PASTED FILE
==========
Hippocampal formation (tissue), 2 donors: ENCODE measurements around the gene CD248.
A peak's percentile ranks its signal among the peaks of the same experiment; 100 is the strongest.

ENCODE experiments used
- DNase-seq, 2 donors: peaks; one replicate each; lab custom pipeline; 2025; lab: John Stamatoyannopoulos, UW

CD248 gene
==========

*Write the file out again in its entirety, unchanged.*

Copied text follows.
Hippocampal formation (tissue), 2 donors: ENCODE measurements around the gene CD248.
A peak's percentile ranks its signal among the peaks of the same experiment; 100 is the strongest.

ENCODE experiments used
- DNase-seq, 2 donors: peaks; one replicate each; lab custom pipeline; 2025; lab: John Stamatoyannopoulos, UW

CD248 gene